If a homeless man broke into my house and beat the hell out of my grandmother, I think I’d hate him less than I hate Bobby Valentine.
I stole that line from something I read years ago and just inserted Valentine’s name in to it, but it applies perfectly right now. It’s almost impossible to quantify the hatred that I feel for the man who has claimed to be the Red Sox manager for this past season. Hate is not too strong of a word. If anything, it’s too soft of a word. I feel utter disdain. Disgust even.
I’ll have more coherent thoughts on this once a few days go by, but right now I’m too busy acting out both Mick Jagger and David Bowie’s performances from the dancing in the street music video to try to be overly rational. My neighbors think I either won the lottery, just got engaged or am on some sort of fast-acting hallucinogens. Keep in mind that it’s 2:30 p.m.
Yet, none of those things are true. My high is neither drug-induced nor money-related. It’s strictly “Bobby V got fired” related. The Red Sox decided to part ways with the white-haired wizard today, and no matter what happens from here on out – whether the team wins 10 games or 100 games next year – I will be happier than I was the past eight months with Bobby Valentine running my team. He took a part of me that I’ll never get back, but at least I don’t have to give him any more.
I feel like Jamie Lee Curtis after Michael Myers finally died in the last “Halloween” movie. It’s over. Does that mean that I woke up repeatedly during this Red Sox season scared for my life that Bobby Valentine was actually my brother and was hellbent on killing me for no reason other then the fact that he is pure evil? Yes. That’s exactly what it means.
But no longer do I have to arise from my bed in a cold sweat, splash water on face and be afraid to look in the mirror because I think that Bobby Valentine is going to be standing behind in clown make-up with a sickle in his hand. Bobby Valentine is no longer a part of my life in any way, shape or form.
Of course, I’ll never truly forget the damage that Stamford’s director of public safety inflicted on my team, my sport, my love for baseball and my ability to genuinely care about the outcome of games in which I’m not playing. There’s no getting around it – Bobby V changed he way I watch baseball and changed the way I care about the Red Sox. When the team decided to fittingly end its season by getting swept by the Yankees in the final three-game series of the year, they completed the worst season that I have ever witnessed from any of the teams I follow in my lifetime. Baseball, football, basketball, hockey, soccer, golf, tennis, volleyball, horse racing, water polo – none of it has ever been as bad as the Red Sox were this season.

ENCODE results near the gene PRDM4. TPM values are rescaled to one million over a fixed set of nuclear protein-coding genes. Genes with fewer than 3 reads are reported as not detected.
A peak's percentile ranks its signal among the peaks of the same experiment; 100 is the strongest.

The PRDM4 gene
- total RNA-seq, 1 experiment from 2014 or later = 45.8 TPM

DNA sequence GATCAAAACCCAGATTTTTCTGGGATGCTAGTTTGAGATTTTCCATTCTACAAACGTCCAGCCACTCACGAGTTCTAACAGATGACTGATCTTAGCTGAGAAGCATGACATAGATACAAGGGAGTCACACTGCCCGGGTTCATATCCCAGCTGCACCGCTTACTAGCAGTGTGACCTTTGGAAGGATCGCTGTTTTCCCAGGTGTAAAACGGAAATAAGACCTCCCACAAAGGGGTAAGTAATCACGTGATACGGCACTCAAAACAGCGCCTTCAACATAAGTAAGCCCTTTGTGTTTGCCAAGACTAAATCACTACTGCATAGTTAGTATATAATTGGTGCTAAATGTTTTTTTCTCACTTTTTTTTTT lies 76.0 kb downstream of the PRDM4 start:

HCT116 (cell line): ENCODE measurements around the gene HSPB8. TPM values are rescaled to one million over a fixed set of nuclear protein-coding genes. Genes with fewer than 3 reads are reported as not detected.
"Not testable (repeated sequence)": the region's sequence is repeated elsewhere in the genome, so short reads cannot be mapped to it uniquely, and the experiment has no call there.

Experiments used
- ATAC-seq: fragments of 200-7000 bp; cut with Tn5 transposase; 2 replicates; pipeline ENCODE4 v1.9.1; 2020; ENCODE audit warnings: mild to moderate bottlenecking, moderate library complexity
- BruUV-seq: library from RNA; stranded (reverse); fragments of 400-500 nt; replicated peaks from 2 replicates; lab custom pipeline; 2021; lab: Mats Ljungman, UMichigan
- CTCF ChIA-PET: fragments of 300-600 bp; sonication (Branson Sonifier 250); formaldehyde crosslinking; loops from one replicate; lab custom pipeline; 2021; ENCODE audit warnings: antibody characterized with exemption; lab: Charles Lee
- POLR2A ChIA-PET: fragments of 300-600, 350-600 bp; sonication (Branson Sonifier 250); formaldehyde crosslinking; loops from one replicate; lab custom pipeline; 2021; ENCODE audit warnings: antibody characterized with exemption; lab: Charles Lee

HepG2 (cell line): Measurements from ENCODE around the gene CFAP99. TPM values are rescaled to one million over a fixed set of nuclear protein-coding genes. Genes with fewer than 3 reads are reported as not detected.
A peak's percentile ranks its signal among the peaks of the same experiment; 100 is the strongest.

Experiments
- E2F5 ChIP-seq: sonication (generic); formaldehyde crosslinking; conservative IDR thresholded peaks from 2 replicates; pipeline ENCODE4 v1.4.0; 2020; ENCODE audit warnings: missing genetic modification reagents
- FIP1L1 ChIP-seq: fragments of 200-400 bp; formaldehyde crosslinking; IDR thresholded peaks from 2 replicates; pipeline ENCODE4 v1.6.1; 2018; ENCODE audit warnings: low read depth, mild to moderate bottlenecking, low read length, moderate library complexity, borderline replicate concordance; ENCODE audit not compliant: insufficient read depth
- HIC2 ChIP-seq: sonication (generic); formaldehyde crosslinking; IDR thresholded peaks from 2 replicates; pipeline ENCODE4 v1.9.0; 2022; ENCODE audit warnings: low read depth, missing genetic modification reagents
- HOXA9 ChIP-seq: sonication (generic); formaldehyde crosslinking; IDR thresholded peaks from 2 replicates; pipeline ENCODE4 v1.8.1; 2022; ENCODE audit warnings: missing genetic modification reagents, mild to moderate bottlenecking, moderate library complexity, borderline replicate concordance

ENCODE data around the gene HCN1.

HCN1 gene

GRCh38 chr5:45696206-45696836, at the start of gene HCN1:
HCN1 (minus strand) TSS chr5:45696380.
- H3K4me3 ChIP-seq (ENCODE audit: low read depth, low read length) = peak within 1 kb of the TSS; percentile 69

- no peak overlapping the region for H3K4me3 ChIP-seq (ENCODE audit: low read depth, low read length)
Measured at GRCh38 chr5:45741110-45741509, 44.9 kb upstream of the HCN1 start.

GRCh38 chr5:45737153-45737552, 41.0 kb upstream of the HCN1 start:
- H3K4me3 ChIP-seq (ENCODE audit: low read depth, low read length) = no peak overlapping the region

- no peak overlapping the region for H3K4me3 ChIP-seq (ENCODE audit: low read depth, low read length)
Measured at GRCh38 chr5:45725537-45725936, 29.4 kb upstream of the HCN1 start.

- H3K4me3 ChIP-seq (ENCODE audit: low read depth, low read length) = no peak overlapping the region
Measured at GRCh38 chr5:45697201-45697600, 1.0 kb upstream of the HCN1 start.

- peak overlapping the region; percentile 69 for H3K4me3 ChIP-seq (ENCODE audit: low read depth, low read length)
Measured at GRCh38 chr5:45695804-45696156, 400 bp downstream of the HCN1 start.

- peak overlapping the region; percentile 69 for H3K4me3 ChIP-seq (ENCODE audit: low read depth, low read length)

It’s Bobby Valentine’s fault that this all happened. It’s Bobby Valentine’s fault that the Red Sox had their worst season since the mid 60′s. It’s Bobby Valentine’s fault that I considered boycotting a team that I have watched/followed/love unconditionally since I was told that I should.
I’m not going to get into the blame game here, because it’s long and boring and I know there are others who messed up this year just like Bobby V did. Players, coaches, management, all of them. It was a colossal mess. But Bobby’s the manager, and from day freaking one he made everything about himself. Management neutered him? Bull. He neutered himself by being a selfish, standoffish prick who couldn’t relate to anybody.
While being fake-candid and going on the offensive every time he was challenged, Bobby V was “doomed” here from the get-go (as big fat Nick Cafardo would have you believe) only because of the way he acted. It was his team and he played the wrong cards. That’s how it happened. There wasn’t some management meeting where they decided that Valentine was going to be out of the loop. He put himself outside the loop by alienating players and being a complete douche from Spring Training through yesterday.
I remember when the Red Sox hired him. It was so strange and just felt so wrong, like, “Bobby VALENTINE is going to OUR manager? Why?” It didn’t make any sense. There were other options, yet we signed some pompous, aggressively outgoing lunatic to manager our team on a two-year deal with the hope that…what would happen exactly? That he’d somehow become a good manager and a good person, rather then a freaking idiot with no history of success other then sneaking back into a dugout wearing a fake mustache? Give me a break.
No one really thought that one through. They heard the name “Bobby Valentine,” thought it would be a splash and hired him. Here we all are eight months later dazed and confused and wondering how the hell this could have happened.
So much like Jamie Lee Curtis still has nightmares, I suppose I’ll still wake up a few times a week in a panicwww. I’ll imagine that it’s August 15 and the Red Sox are hovering around .500 but haven’t won more than two games in a month, and then I’ll scream bloody murder and curse Bobby V’s name before heading back to bed.
That’s an easy trade off, though. If I have flashbacks like a old Vietnam War vet to the Bobby V era, it’s still better then actually being in the Bobby V era.
Michael Meyers is dead. Bobby Valentine is out as Red Sox skipper. It’s finally over.